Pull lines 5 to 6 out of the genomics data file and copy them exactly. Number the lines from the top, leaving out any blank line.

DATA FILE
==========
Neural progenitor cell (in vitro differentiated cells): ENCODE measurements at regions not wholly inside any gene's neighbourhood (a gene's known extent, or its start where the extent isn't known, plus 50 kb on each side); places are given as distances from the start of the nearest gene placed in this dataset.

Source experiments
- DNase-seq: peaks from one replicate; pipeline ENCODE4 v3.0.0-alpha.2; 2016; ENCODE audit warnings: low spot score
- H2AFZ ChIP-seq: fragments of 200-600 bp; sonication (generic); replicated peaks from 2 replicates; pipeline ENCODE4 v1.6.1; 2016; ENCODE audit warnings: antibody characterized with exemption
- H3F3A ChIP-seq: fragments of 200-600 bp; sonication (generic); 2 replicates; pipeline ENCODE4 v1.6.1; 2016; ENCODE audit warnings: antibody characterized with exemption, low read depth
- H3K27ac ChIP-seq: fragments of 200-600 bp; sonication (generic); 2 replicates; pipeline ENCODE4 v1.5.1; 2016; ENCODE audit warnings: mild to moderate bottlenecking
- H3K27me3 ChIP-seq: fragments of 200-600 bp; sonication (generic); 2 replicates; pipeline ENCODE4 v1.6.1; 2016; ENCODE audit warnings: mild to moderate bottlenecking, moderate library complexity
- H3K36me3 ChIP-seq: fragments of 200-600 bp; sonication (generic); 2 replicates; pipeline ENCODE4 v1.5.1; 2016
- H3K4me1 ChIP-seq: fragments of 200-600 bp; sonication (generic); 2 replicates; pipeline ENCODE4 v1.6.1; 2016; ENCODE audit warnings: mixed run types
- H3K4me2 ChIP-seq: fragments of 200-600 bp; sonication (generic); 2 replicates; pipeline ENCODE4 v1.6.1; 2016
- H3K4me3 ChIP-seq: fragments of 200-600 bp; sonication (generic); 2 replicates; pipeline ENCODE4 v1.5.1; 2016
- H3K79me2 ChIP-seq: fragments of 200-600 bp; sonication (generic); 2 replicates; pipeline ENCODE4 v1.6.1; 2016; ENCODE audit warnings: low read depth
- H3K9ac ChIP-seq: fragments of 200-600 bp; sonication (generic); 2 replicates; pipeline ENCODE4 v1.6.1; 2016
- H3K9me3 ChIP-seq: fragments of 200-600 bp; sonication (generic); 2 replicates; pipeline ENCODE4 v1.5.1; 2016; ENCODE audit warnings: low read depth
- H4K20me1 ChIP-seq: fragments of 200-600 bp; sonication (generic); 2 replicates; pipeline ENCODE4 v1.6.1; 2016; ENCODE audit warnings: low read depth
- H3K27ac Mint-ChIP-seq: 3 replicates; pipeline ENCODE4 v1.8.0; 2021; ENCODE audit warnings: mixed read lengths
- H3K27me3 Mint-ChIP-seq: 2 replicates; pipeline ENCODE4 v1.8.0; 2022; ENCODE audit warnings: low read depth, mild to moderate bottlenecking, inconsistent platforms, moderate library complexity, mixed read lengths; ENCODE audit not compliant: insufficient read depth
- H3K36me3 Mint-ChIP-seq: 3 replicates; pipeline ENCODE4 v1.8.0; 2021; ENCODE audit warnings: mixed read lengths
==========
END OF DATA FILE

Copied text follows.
- H3F3A ChIP-seq: fragments of 200-600 bp; sonication (generic); 2 replicates; pipeline ENCODE4 v1.6.1; 2016; ENCODE audit warnings: antibody characterized with exemption, low read depth
- H3K27ac ChIP-seq: fragments of 200-600 bp; sonication (generic); 2 replicates; pipeline ENCODE4 v1.5.1; 2016; ENCODE audit warnings: mild to moderate bottlenecking